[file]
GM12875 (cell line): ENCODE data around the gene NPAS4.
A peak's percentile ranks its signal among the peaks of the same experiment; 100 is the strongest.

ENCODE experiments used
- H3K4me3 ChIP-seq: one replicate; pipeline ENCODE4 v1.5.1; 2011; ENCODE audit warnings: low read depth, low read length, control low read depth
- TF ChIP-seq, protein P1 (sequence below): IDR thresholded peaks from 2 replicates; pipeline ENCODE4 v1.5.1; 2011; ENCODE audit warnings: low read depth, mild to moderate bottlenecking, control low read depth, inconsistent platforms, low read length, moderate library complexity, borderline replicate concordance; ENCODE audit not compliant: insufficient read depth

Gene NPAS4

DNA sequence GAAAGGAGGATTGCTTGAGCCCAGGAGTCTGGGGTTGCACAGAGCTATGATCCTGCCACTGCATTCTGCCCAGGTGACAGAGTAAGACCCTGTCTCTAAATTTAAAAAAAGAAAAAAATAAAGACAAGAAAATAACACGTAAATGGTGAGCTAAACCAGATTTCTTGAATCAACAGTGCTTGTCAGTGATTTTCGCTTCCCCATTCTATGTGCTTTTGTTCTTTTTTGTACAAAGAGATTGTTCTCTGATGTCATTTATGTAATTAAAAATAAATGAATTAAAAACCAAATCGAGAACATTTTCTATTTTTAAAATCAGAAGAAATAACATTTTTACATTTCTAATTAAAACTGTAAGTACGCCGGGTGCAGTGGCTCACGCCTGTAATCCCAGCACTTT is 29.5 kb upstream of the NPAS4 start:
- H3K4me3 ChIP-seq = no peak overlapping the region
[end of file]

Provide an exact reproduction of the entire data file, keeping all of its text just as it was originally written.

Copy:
GM12875 (cell line): ENCODE data around the gene NPAS4.
A peak's percentile ranks its signal among the peaks of the same experiment; 100 is the strongest.

ENCODE experiments used
- H3K4me3 ChIP-seq: one replicate; pipeline ENCODE4 v1.5.1; 2011; ENCODE audit warnings: low read depth, low read length, control low read depth
- TF ChIP-seq, protein P1 (sequence below): IDR thresholded peaks from 2 replicates; pipeline ENCODE4 v1.5.1; 2011; ENCODE audit warnings: low read depth, mild to moderate bottlenecking, control low read depth, inconsistent platforms, low read length, moderate library complexity, borderline replicate concordance; ENCODE audit not compliant: insufficient read depth

Gene NPAS4

DNA sequence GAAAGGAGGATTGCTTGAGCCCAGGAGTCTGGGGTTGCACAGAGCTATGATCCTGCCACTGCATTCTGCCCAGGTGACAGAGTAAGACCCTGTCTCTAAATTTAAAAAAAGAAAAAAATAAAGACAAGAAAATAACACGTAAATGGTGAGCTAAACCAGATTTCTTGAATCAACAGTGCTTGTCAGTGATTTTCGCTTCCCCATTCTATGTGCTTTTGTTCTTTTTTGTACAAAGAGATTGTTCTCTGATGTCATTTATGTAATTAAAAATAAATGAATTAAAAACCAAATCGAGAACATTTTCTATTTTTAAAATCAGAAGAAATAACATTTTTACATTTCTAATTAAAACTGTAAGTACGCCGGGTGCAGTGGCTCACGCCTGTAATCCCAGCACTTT is 29.5 kb upstream of the NPAS4 start:
- H3K4me3 ChIP-seq = no peak overlapping the region